On February 27, 1964, black feminist activist, scholar and educator Anna Julia Haywood Cooper died at the age of 105.
Born enslaved in 1858 in Raleigh, Cooper graduated from St. Augustine’s Normal School and then earned a B.A. and an M.A. in mathematics from Oberlin College in Ohio. She taught for a few years in Raleigh before moving to Washington, D.C., to teach there.
In 1892, she published A Voice from the South, one of the first comprehensive statements of black feminism. Her analysis of racism, sexism and subjugation of black women would echo into the black feminist movements of the 20th century.
Cooper devoted her life to the advancement of gender and racial equality and higher education of black women, published essays, made speeches and was active in black women’s uplift organizations.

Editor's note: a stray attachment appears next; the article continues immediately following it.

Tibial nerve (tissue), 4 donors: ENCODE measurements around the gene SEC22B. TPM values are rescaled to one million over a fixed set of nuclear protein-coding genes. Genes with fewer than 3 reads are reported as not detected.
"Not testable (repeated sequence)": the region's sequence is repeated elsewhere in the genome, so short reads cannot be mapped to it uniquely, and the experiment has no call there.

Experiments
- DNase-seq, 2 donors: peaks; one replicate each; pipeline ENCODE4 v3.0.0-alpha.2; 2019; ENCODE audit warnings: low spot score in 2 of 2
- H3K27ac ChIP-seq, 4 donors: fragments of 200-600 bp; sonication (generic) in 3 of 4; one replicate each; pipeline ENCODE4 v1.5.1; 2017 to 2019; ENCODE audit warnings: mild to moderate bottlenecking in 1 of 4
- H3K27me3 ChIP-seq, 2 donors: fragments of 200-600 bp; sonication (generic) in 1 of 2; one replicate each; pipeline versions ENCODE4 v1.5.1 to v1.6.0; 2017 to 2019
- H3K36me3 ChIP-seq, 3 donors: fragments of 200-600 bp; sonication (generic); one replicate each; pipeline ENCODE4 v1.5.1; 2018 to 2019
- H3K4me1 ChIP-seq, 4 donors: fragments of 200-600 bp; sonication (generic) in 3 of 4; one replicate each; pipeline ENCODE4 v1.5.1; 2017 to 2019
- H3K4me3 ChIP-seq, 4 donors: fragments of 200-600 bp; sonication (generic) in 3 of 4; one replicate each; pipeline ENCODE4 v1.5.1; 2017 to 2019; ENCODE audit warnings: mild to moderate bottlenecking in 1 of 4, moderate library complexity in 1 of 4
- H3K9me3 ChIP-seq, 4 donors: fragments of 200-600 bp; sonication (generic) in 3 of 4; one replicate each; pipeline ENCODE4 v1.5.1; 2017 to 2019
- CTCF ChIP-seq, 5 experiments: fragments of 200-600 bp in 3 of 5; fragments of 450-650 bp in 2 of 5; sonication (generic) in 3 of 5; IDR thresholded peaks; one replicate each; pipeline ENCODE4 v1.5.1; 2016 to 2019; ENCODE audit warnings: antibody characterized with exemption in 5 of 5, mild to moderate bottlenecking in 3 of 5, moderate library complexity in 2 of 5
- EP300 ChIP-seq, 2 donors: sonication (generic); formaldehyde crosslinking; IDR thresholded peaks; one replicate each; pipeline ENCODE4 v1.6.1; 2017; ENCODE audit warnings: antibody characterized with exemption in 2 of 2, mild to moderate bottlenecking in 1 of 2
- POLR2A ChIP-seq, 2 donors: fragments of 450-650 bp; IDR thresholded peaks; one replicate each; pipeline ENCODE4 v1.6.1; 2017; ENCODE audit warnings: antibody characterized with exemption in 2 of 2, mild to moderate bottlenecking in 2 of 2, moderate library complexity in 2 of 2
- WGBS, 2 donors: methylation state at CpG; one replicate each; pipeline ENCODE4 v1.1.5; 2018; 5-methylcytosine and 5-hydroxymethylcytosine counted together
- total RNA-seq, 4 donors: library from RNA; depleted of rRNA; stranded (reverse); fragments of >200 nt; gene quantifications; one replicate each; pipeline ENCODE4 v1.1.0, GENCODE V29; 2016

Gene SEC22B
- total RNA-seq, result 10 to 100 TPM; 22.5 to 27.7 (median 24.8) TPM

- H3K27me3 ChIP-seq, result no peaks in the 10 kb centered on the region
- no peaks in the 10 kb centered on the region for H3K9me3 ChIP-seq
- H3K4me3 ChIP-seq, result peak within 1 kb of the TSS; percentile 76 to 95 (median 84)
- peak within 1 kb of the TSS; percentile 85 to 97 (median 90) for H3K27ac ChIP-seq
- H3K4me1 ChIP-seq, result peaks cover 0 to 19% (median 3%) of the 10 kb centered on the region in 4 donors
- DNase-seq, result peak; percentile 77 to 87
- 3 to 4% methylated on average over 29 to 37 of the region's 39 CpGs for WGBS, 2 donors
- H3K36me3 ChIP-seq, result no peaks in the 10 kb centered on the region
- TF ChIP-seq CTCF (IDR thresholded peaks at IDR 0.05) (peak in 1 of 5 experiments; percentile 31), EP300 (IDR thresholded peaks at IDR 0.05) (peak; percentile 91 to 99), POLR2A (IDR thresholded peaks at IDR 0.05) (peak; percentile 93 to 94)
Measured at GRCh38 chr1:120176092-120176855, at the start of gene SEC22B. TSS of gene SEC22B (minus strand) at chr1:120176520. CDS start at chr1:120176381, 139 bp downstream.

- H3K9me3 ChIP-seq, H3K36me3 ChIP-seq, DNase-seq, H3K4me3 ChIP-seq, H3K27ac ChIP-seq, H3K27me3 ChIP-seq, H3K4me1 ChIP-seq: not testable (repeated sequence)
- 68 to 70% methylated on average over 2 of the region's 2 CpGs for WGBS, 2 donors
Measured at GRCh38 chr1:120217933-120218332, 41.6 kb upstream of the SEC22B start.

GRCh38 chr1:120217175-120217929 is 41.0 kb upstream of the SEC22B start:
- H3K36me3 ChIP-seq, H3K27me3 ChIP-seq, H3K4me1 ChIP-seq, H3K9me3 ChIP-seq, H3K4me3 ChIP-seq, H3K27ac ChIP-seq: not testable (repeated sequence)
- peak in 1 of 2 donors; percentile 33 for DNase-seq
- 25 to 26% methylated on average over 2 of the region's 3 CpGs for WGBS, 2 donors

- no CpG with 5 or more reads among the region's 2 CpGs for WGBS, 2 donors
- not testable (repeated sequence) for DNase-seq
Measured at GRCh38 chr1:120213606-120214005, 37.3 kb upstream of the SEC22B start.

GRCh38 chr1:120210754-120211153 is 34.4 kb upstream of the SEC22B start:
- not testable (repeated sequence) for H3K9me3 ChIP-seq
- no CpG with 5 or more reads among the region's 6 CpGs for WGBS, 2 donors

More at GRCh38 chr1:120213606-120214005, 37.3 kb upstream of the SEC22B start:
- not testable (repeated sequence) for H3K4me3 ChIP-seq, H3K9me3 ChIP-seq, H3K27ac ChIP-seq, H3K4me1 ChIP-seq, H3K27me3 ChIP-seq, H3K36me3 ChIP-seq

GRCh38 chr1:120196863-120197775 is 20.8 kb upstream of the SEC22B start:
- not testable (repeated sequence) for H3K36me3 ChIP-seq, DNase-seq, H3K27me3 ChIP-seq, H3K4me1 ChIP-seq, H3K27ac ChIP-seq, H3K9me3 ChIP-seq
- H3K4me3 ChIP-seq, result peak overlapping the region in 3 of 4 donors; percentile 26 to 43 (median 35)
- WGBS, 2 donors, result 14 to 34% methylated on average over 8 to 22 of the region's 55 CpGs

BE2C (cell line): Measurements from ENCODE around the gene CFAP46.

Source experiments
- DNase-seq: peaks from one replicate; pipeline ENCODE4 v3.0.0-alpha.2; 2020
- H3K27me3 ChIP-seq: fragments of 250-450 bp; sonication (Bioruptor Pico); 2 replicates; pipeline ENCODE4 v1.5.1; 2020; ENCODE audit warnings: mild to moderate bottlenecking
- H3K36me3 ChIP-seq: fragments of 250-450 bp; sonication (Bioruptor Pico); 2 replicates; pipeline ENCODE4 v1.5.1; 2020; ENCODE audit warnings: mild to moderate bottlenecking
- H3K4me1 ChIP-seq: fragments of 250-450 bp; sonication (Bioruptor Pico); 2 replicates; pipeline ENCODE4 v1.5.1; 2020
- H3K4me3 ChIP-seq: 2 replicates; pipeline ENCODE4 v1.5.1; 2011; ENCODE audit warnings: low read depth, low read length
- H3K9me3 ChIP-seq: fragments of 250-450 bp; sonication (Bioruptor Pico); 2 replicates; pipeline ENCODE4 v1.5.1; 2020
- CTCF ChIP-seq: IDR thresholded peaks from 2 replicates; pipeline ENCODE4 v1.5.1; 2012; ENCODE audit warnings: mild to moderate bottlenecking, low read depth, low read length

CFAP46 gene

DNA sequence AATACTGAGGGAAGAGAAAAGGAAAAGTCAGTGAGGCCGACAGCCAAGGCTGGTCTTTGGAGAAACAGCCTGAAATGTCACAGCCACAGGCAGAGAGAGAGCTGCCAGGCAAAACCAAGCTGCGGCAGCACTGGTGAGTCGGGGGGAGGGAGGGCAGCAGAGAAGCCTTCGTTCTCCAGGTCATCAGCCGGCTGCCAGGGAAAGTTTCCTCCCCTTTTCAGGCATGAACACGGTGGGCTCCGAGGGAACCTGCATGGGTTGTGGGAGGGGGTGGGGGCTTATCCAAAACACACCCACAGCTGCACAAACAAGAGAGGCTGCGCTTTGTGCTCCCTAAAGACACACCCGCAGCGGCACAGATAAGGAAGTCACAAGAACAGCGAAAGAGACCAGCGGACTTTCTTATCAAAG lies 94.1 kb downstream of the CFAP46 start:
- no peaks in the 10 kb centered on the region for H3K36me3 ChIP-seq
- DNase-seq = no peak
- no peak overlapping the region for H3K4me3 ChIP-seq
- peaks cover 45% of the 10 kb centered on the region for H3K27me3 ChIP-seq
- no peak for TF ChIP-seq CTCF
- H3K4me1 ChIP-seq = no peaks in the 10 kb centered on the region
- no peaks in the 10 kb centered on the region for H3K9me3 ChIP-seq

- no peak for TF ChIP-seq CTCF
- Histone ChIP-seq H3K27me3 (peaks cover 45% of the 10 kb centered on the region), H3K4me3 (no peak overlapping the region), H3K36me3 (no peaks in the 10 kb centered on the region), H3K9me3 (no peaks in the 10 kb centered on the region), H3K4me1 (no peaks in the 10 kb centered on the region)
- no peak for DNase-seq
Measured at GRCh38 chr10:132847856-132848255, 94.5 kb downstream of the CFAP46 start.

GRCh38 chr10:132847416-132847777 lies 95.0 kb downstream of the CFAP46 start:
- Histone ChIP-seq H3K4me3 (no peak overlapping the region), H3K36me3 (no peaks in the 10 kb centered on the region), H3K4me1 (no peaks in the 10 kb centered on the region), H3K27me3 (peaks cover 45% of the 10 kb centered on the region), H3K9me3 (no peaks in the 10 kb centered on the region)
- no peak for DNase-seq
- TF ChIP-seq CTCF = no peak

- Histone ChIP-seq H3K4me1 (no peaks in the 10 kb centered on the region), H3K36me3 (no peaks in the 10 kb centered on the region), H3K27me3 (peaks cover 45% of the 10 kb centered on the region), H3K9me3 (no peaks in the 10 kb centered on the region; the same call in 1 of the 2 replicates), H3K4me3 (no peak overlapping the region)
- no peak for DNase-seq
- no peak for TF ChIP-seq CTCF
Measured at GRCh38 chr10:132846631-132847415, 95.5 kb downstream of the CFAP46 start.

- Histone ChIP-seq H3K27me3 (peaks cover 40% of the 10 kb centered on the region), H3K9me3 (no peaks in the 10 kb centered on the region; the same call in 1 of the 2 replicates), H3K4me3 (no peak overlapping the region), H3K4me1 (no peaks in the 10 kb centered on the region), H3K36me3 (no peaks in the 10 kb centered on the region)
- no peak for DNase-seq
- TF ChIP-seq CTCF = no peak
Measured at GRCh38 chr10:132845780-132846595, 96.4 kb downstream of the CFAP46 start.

At the age of 66, Cooper became the fourth African American in the nation woman to receive a Ph.D., earning her doctorate from the Sorbonne in Paris. Working well into her nineties, she spent her final thirty years at D.C.’s Frelinghuysen University, a school for working-class black adults.
She died in 1964 and is buried in Raleigh.
Other related resources:
- Explore the African American Experience from the N.C. Department of Natural and Cultural Resources
- A Change is Gonna Come, an online exhibit from the N.C. Museum of History
- Images related to civil rights from the State Archives
- Resources related to black history from the State Library
For more about North Carolina’s history, arts, nature and culture, visit DNCR online. To receive these updates automatically each day, make sure you subscribe by email using the box on the right, and follow us on Facebook and Twitter.